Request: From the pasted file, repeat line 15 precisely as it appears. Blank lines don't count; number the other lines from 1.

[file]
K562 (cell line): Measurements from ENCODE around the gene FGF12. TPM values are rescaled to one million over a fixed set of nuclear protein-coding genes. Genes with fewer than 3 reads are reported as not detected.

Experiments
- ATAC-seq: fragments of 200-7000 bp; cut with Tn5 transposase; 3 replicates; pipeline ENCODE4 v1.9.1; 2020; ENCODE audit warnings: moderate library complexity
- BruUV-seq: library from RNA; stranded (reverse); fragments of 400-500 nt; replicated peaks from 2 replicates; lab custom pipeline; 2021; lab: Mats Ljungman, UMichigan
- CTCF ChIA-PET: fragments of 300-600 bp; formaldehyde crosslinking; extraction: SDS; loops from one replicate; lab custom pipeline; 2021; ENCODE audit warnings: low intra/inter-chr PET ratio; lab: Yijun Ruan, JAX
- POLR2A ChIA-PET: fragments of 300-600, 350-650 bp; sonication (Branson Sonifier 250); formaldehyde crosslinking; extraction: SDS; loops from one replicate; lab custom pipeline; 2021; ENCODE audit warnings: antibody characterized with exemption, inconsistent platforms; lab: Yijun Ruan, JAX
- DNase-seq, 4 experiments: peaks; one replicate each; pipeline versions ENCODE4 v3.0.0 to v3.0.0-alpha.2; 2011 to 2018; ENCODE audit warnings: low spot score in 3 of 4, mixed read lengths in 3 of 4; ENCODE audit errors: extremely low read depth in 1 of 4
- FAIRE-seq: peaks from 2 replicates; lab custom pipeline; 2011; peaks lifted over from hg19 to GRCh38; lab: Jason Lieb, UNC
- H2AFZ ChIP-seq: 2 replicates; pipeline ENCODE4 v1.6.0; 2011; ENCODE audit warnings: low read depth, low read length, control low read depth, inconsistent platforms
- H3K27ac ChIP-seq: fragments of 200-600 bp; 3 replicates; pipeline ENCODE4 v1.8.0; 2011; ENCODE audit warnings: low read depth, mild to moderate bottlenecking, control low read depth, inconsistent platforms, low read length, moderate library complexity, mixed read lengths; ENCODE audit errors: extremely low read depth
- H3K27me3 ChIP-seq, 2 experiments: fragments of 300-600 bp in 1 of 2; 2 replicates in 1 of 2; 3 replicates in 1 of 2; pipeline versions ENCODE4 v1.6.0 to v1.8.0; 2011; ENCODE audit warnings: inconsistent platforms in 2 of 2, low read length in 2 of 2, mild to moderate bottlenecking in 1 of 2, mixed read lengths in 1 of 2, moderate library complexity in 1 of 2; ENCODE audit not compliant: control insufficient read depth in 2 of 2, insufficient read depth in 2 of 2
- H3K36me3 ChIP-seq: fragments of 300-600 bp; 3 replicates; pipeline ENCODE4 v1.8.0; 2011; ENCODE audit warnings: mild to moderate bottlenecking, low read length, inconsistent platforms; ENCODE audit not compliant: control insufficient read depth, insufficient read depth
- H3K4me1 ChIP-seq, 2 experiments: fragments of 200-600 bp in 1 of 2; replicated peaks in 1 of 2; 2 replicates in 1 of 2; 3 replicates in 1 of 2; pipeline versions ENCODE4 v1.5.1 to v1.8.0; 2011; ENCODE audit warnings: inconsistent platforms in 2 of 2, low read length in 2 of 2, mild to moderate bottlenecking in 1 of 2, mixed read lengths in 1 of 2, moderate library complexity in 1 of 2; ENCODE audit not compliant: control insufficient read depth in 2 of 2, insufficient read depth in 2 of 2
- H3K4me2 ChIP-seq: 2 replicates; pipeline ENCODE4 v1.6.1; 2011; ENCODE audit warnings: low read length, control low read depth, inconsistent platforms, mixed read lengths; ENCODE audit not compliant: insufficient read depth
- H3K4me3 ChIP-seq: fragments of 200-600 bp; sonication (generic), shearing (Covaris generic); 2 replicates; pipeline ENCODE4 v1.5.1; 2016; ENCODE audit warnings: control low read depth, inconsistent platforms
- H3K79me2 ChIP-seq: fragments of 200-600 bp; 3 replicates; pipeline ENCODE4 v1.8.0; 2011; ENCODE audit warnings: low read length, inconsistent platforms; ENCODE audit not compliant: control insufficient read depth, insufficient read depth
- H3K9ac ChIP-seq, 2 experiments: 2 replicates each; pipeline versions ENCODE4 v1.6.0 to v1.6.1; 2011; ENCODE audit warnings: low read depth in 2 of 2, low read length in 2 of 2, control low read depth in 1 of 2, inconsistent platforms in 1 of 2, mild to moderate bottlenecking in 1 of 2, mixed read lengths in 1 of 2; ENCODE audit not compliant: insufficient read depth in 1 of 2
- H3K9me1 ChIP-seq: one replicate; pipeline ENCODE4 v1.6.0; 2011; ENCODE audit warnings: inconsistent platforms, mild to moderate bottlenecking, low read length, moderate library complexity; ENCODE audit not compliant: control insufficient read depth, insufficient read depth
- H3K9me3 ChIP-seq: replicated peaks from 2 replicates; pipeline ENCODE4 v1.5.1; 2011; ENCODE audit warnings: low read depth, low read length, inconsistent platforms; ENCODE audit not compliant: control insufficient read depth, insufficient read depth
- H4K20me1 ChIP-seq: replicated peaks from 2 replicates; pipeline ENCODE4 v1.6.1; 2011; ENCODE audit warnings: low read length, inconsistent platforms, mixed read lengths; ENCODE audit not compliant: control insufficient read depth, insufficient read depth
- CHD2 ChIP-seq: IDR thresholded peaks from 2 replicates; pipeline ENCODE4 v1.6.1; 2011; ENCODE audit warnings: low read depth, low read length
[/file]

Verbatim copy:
- H3K4me3 ChIP-seq: fragments of 200-600 bp; sonication (generic), shearing (Covaris generic); 2 replicates; pipeline ENCODE4 v1.5.1; 2016; ENCODE audit warnings: control low read depth, inconsistent platforms